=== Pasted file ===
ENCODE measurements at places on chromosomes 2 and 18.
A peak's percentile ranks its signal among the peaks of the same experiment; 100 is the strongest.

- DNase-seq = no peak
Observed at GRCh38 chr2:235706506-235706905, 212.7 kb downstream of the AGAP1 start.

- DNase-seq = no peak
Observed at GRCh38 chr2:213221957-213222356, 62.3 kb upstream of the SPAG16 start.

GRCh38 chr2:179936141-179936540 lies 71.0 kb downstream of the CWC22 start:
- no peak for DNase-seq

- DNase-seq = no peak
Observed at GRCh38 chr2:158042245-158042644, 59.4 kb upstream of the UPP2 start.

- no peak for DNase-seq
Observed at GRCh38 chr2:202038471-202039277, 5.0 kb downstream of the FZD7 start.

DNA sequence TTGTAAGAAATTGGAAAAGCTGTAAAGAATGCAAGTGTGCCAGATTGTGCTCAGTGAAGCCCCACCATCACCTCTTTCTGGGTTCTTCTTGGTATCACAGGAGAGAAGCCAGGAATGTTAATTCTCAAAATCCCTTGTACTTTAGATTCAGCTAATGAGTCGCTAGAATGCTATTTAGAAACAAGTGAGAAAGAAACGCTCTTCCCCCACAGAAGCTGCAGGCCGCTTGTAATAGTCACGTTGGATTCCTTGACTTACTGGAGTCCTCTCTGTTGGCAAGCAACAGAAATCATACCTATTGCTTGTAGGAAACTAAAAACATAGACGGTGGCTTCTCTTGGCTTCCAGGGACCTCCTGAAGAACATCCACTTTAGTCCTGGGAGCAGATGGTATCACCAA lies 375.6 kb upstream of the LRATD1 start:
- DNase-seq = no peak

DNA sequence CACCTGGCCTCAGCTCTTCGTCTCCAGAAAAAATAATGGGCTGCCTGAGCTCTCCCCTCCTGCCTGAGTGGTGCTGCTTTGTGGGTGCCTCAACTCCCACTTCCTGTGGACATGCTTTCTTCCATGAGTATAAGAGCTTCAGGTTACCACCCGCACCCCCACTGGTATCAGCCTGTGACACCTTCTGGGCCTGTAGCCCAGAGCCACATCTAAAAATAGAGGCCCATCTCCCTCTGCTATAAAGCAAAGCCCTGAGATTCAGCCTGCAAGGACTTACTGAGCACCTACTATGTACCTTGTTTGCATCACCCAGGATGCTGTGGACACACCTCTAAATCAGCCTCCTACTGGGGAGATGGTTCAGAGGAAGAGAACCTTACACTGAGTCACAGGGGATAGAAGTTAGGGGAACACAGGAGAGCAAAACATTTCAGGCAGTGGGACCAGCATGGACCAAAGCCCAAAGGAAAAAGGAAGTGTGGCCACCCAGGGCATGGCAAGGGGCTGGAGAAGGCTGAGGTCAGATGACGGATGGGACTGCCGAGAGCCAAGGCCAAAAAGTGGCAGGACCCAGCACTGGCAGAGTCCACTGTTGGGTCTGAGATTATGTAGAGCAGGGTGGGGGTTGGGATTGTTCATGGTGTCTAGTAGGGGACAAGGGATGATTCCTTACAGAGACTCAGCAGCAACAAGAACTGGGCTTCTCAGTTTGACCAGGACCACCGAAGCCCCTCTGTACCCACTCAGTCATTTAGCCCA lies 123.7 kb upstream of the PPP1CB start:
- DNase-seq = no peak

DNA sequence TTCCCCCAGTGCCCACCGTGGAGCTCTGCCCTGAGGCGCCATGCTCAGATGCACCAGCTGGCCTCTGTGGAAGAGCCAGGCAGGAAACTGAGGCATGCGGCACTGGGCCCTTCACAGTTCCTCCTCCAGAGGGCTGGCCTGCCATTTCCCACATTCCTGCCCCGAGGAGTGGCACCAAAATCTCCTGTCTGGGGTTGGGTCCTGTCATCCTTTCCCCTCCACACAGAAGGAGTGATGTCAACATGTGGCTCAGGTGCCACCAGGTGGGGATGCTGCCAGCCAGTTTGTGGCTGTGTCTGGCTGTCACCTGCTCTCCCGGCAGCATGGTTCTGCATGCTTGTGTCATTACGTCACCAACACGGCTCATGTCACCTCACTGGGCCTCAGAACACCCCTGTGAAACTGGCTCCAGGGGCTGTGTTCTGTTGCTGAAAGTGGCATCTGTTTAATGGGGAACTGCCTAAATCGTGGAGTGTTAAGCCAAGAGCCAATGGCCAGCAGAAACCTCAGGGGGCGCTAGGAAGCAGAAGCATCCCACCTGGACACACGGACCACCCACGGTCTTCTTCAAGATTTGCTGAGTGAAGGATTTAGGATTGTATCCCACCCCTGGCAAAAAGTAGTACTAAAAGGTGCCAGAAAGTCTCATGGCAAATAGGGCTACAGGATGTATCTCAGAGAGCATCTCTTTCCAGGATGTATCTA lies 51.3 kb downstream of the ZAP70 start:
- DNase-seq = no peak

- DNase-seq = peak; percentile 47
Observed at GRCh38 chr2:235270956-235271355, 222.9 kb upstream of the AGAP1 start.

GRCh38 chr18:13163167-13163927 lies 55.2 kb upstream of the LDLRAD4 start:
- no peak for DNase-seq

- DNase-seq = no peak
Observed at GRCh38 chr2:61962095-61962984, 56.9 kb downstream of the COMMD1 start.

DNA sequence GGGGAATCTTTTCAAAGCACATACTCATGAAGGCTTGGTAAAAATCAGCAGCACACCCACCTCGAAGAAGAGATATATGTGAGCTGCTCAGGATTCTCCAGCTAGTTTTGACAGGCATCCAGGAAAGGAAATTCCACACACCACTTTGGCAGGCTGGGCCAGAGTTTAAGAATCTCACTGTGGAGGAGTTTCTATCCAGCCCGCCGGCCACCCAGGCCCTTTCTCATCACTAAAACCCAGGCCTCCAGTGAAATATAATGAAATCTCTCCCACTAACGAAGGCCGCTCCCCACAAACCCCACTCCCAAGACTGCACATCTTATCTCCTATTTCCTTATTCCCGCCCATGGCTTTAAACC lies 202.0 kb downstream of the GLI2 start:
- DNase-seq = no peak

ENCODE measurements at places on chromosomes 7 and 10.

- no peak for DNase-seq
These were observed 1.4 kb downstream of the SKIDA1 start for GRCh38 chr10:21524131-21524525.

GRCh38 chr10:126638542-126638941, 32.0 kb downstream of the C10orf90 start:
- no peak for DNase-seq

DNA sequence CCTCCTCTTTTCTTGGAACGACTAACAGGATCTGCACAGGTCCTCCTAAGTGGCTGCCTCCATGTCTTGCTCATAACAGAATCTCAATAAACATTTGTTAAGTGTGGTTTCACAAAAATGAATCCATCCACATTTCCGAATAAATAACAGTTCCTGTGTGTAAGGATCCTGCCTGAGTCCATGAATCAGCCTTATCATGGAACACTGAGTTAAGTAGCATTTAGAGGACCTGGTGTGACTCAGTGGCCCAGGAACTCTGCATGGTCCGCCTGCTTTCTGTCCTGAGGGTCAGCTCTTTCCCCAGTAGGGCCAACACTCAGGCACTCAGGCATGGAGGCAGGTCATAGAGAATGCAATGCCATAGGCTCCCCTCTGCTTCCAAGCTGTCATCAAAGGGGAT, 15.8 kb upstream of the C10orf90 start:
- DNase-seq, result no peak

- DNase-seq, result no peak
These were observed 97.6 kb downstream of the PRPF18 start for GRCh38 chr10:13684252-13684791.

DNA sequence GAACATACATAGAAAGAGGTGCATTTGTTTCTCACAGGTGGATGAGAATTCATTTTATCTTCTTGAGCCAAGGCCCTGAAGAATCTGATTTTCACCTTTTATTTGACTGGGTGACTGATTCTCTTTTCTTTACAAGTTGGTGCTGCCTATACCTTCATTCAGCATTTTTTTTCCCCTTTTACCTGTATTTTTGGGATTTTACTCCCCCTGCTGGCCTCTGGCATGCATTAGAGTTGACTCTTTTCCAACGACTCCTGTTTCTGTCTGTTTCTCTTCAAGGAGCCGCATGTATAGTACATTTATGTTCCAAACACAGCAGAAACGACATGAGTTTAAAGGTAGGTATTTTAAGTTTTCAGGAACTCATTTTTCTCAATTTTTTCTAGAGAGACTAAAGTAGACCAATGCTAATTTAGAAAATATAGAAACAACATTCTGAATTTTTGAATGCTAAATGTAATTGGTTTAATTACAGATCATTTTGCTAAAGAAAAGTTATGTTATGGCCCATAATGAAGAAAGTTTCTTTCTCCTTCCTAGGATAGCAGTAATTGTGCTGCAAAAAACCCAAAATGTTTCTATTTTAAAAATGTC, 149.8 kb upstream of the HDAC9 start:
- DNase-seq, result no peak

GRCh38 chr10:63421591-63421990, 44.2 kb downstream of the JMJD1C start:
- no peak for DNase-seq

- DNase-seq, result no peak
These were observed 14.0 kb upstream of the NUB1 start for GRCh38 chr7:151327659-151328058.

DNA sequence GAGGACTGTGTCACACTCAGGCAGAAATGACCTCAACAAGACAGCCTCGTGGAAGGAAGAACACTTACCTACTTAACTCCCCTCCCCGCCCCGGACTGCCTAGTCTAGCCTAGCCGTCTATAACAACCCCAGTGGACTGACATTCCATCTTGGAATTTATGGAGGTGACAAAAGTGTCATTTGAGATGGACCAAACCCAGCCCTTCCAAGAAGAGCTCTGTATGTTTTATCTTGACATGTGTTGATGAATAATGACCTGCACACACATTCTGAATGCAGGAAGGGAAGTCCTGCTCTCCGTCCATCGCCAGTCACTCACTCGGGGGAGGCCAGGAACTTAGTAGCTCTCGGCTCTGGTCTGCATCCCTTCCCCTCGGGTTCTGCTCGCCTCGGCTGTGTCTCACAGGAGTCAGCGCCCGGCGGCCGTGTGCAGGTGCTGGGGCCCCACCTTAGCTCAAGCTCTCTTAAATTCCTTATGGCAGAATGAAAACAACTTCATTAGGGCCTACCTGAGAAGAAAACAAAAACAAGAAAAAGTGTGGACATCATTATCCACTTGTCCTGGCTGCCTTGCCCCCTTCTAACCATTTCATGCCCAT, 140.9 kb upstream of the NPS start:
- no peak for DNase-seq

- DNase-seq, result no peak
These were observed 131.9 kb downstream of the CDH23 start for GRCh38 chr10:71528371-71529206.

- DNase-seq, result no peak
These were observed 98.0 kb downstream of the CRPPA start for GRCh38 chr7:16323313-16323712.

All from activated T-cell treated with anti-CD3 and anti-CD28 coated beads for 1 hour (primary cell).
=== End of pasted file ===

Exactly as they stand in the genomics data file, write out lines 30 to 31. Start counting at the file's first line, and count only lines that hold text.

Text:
GRCh38 chr10:126638542-126638941, 32.0 kb downstream of the C10orf90 start:
- no peak for DNase-seq